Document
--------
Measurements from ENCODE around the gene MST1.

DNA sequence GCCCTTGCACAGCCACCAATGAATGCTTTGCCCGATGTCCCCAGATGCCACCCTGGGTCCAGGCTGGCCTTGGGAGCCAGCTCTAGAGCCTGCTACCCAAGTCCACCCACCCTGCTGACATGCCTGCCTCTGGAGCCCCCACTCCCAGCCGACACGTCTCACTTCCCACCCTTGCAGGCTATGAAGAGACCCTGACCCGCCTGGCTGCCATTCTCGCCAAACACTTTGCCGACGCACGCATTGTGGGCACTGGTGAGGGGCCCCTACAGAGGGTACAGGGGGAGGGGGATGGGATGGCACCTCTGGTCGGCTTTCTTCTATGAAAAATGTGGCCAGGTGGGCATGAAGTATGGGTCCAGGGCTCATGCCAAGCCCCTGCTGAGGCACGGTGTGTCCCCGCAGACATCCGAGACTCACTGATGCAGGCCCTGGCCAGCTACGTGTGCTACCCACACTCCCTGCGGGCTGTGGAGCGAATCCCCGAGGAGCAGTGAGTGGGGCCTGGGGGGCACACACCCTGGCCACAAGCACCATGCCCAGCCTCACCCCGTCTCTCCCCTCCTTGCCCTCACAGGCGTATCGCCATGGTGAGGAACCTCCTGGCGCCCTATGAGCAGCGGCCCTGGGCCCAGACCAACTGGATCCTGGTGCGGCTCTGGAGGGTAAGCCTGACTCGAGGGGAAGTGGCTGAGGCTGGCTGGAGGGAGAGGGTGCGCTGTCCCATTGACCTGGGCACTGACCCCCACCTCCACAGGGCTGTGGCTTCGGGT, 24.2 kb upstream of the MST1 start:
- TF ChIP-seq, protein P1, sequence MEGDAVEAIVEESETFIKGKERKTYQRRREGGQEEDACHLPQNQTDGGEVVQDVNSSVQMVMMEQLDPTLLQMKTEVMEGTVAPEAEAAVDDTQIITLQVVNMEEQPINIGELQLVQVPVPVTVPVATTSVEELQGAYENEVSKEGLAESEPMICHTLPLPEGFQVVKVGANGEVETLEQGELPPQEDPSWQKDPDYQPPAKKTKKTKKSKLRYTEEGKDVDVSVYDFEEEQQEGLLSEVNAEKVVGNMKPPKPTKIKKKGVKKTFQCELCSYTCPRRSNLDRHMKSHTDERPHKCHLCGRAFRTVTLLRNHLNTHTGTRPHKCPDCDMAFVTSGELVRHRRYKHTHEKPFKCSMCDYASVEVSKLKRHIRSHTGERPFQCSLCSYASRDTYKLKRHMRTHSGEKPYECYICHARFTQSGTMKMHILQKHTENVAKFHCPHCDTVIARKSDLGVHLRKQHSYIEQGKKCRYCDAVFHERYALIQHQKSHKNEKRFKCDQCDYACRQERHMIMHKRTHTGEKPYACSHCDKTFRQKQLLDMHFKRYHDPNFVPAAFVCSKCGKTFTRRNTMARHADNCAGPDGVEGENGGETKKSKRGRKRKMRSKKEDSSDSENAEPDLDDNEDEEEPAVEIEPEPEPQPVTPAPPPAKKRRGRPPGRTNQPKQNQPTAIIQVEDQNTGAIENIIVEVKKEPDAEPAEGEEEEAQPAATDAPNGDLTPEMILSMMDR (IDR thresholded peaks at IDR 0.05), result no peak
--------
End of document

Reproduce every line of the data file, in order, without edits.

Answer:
Measurements from ENCODE around the gene MST1.

DNA sequence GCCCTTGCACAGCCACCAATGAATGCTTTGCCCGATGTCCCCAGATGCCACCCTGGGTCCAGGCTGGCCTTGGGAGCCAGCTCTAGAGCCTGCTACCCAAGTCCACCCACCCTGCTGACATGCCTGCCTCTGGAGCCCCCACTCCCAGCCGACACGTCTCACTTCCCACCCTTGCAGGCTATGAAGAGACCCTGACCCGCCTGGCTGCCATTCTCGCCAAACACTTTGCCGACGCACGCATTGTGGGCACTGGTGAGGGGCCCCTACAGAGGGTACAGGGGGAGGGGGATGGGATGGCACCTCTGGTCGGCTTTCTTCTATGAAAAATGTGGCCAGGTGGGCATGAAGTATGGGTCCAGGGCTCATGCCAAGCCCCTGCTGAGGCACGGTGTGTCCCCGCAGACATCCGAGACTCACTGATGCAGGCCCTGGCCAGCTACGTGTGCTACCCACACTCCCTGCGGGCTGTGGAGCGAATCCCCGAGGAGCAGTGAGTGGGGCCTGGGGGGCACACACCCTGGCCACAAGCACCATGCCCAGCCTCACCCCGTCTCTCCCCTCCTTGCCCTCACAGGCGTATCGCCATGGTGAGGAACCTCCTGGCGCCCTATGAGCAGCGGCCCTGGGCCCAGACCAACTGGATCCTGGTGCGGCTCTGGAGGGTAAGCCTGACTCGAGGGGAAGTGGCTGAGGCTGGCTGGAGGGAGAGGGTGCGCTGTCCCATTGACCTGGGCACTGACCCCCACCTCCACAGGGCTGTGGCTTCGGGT, 24.2 kb upstream of the MST1 start:
- TF ChIP-seq, protein P1, sequence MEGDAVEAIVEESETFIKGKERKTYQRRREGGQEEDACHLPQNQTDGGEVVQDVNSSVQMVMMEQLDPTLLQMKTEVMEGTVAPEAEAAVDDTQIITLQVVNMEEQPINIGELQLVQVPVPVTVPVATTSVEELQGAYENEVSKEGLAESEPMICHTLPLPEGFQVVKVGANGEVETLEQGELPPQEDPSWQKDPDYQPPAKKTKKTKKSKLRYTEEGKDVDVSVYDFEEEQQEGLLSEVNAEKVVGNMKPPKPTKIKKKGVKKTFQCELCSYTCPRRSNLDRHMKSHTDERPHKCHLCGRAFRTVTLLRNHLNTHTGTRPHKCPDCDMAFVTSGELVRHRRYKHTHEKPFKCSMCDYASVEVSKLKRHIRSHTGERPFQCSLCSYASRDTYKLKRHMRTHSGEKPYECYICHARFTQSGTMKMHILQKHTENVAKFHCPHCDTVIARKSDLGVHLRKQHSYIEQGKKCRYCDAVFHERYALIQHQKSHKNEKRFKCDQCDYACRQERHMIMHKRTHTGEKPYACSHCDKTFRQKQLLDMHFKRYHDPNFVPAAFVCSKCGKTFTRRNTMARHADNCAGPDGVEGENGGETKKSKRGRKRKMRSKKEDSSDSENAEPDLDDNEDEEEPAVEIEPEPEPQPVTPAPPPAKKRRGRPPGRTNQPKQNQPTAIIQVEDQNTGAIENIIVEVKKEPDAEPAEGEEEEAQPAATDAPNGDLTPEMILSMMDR (IDR thresholded peaks at IDR 0.05), result no peak